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[Weekly Compilation of Presidential Documents]

[Page i-iv]
Monday, February 23, 2004
Volume 40_Number 8
Pages 235	261


Published every Monday by the Office of the Federal Register, National 
Archives and Records Administration, Washington, DC 20408, the Weekly 
Compilation of Presidential Documents contains statements, messages, and
other Presidential materials released by the White House during the 
preceding week.

The Weekly Compilation of Presidential Documents is published pursuant to
the authority contained in the Federal Register Act (49 Stat. 500, as 
amended; 44 U.S.C. Ch. 15), under regulations prescribed by the 
Administrative Committee of the Federal Register, approved by the 
President (37 FR 23607; 1 CFR Part 10).

Distribution is made only by the Superintendent of Documents, Government
Printing Office, Washington, DC 20402. The Weekly Compilation of 
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The Weekly Compilation of Presidential Documents is also available on the Internet on the GPO Access service at http://www.gpo.gov/nara/nara003.html.

There are no restrictions on the republication of material appearing in 
the Weekly Compilation of Presidential Documents.

[[Page i]]

Weekly Compilation of



[[Page ii]]



 Addresses and Remarks

    See also Meetings With Foreign Leaders
    Florida, remarks in a discussion on the national economy in Tampa--
    Louisiana, military personnel at Fort Polk--244
    National economy, remarks following a discussion--254
    Radio address--235

 Appointments and Nominations

    U.S. Court of Appeals for the Eleventh Circuit, statement--259

 Communications to Congress

    Australia, letter transmitting intention to enter into a free trade 
    Chemical Weapons Convention, letter reporting certification--247
    Drug trafficking, letter transmitting report relating to the 
        interdiction of aircraft engaged in illicit--259
    Iraq, letter transmitting report--253

Interviews With the News Media

     Exchange with reporters in the Oval Office--253
     Interview with Mouafac Harb of the Middle East Television Network--

Meetings With Foreign Leaders

    Tunisia, President Ben Ali--253


    Notice of Intention To Enter Into a Free Trade Agreement With 

Statements by the President

    See Appointments and Nominations

Supplementary Materials

     Acts approved by the President--261
     Checklist of White House press releases--261
     Digest of other White House announcements--260
     Nominations submitted to the Senate--261

[[Page iv]]


[[Page 235]]

[Weekly Compilation of Presidential Documents]

[Page 235]
Monday, February 23, 2004
Volume 40_Number 8
Pages 235	261
Week Ending Friday, February 20, 2004
Notice--Notice of Intention To Enter Into a Free Trade Agreement With 

February 13, 2004

    Consistent with section 2105(a)(1)(A) of the Trade Act of 2002, I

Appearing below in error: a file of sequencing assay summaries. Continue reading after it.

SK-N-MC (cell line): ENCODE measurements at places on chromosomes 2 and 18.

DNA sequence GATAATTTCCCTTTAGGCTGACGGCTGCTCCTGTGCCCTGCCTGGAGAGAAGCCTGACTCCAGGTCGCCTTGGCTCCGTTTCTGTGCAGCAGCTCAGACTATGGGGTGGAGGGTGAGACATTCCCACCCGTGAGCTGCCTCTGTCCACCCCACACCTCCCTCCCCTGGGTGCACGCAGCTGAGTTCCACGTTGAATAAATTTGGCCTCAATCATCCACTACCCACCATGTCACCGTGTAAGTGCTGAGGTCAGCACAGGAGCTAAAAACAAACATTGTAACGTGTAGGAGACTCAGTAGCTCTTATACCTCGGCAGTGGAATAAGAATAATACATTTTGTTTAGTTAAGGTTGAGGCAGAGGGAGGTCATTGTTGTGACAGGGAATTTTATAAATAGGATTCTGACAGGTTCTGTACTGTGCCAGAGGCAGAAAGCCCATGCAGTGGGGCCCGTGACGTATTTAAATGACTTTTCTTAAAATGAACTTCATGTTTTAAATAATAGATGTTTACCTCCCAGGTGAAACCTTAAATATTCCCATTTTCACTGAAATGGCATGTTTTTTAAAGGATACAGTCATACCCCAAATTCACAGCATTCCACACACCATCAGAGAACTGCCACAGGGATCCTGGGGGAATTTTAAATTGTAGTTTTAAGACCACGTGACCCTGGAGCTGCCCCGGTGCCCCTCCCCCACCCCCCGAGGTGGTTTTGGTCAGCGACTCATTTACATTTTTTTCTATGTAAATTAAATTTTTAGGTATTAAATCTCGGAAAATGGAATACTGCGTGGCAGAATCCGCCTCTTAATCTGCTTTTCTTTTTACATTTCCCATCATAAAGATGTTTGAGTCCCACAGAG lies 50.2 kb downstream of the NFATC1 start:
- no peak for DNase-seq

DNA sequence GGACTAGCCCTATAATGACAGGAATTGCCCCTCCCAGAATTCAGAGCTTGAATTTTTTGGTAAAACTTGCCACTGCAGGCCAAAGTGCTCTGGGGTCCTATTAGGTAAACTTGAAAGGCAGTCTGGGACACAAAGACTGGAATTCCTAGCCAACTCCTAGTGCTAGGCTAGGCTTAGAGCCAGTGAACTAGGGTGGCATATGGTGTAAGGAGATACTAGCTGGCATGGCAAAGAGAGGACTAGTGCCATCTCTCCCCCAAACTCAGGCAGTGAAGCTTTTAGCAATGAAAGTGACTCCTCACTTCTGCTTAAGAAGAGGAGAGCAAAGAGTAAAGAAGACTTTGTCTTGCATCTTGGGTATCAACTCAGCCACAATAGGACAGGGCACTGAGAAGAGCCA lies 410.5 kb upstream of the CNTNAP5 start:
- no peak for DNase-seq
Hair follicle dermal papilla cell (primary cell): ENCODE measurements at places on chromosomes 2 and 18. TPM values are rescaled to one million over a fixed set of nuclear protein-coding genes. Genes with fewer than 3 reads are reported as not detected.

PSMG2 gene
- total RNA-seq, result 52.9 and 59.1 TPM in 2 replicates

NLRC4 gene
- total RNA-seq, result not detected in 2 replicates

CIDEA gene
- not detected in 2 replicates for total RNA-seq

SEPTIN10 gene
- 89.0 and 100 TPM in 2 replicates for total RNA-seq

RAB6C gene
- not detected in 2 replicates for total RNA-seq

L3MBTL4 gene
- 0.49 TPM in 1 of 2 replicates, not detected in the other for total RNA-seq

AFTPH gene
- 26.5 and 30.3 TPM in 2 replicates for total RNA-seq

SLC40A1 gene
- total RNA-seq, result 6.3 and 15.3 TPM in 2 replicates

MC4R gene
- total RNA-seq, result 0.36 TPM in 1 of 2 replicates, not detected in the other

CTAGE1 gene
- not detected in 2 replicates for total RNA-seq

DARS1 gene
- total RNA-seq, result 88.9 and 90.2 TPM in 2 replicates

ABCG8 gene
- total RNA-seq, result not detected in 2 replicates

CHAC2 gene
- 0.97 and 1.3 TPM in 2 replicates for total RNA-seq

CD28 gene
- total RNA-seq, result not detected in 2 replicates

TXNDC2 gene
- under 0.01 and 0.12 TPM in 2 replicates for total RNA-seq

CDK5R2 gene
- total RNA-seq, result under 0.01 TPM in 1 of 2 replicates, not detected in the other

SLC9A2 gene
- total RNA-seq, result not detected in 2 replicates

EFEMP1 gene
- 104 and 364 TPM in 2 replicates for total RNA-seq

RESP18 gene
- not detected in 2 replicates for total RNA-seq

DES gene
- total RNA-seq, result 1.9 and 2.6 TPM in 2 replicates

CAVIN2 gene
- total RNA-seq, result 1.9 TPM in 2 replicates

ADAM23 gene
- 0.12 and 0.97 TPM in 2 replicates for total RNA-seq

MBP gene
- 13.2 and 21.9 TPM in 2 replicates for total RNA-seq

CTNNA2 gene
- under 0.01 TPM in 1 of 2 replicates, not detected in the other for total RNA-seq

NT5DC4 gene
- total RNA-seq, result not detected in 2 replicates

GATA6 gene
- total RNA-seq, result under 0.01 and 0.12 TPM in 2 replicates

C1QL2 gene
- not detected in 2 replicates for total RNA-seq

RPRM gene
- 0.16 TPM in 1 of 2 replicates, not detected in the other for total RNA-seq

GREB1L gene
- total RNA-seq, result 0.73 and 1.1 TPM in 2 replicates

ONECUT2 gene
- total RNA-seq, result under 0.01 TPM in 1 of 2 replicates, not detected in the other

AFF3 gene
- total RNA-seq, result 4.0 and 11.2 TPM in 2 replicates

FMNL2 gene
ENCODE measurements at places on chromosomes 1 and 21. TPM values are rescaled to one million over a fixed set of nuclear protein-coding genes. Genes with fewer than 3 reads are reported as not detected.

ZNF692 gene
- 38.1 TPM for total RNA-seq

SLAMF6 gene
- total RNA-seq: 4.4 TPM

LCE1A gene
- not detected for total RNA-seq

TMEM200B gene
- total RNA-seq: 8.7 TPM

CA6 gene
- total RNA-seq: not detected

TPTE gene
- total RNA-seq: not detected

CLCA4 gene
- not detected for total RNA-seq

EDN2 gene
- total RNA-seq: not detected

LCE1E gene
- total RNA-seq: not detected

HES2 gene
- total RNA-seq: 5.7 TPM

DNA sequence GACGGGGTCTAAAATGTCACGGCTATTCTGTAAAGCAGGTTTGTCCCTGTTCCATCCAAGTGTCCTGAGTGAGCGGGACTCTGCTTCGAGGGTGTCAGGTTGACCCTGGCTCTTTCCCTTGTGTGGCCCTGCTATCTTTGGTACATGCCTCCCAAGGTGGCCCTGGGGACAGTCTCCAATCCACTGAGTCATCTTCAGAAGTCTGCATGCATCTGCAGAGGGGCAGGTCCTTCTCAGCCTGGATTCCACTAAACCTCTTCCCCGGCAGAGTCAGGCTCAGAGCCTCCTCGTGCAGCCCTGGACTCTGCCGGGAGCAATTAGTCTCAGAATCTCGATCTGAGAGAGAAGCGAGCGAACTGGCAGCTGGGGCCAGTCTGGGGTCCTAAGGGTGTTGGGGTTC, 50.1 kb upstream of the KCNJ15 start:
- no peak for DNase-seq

have notified the Congress of my intention to enter into a free trade 
agreement with the Government of Australia.
    Consistent with section 2105(a)(1)(A) of that Act, this notice shall 
be published in the Federal Register.
                                                George W. Bush
The White House,
February 13, 2004.

[Filed with the Office of the Federal Register, 11:55 a.m., February 17, 

Note: This notice was published in the Federal Register on February 18. 
This item was not received in time for publication in the appropriate 

[Weekly Compilation of Presidential Documents]

[Page 235]
Monday, February 23, 2004
Volume 40_Number 8
Pages 235	261
Week Ending Friday, February 20, 2004
Letter to Congressional Leaders Transmitting a Notice of Intention To 
Enter Into a Free Trade Agreement With Australia

February 13, 2004

Dear Mr. Speaker:  (Dear Mr. President:)

    In accordance with section 2105(a)(1)(A) of the Trade Act of 2002 
(the ``Trade Act''), I am pleased to notify the Congress of my intent to 
enter into a free trade agreement (FTA) with the Government of 
    This agreement will create new opportunities for America's workers, 
farmers, businesses, and consumers by eliminating barriers in trade with 
Australia. Australia is already a major trade and investment partner of 
the United States, as well as one of the strongest and most dependable 
friends this country has ever had. This agreement will provide 
opportunities to further deepen this important relationship, for the 
mutual benefit of our two nations.
    Consistent with the Trade Act, I am sending this notification at 
least 90 days in advance of signing the United States-Australia FTA. My 
Administration looks forward to working with the Congress in developing 
appropriate legislation to approve and implement this free trade 
                                                George W. Bush

Note: Identical letters were sent to J. Dennis Hastert, Speaker of the 
House of Representatives, and Richard B. Cheney, President of the